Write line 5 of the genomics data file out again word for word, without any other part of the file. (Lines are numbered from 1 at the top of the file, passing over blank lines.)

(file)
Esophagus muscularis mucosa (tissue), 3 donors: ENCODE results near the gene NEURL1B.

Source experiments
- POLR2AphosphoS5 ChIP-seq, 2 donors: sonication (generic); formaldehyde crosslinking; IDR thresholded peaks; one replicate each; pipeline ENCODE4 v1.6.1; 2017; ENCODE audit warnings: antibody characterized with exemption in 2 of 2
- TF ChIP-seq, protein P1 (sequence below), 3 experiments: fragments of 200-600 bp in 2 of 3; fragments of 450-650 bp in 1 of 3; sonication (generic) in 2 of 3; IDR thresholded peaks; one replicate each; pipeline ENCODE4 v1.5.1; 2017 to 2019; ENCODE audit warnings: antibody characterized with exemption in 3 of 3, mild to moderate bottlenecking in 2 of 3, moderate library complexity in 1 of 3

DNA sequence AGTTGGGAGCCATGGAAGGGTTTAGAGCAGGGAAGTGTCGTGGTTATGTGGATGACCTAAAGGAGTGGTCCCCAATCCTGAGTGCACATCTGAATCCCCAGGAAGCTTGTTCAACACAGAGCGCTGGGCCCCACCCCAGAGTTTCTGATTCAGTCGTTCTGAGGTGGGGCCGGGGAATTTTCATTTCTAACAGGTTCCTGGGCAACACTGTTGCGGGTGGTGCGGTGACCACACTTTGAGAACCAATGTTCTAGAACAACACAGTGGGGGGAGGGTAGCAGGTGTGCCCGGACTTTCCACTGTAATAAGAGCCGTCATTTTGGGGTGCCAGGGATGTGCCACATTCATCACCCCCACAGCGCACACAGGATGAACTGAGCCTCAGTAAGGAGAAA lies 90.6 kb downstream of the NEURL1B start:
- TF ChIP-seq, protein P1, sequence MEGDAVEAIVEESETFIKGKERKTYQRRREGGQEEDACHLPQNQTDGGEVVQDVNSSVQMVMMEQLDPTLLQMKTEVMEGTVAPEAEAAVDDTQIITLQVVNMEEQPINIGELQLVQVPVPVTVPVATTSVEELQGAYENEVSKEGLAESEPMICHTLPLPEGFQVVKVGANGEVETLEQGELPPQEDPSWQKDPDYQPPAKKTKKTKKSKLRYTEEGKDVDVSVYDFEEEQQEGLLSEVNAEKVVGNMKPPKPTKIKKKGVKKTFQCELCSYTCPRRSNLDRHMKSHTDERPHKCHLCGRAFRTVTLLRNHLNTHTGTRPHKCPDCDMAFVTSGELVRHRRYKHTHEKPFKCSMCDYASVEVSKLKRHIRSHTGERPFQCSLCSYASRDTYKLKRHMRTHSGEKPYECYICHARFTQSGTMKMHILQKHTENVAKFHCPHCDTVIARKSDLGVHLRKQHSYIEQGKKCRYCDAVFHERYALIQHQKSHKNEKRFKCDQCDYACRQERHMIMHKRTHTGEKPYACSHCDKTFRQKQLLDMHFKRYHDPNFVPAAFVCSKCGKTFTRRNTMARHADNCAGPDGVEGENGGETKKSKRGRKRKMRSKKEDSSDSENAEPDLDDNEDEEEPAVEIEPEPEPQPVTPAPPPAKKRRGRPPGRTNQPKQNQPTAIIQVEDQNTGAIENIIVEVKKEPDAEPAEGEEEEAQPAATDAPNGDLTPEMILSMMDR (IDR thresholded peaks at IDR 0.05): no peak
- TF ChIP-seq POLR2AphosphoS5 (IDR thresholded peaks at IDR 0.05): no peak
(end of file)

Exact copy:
DNA sequence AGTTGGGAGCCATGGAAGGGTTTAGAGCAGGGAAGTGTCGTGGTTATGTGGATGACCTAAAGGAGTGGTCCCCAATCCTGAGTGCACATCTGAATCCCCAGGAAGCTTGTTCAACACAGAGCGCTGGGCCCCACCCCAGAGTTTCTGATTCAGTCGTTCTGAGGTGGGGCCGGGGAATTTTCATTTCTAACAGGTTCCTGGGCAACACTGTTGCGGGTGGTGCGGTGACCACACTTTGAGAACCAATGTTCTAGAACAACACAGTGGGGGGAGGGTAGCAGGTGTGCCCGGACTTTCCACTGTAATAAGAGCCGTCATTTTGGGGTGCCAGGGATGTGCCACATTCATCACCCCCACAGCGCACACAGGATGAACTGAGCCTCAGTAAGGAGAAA lies 90.6 kb downstream of the NEURL1B start: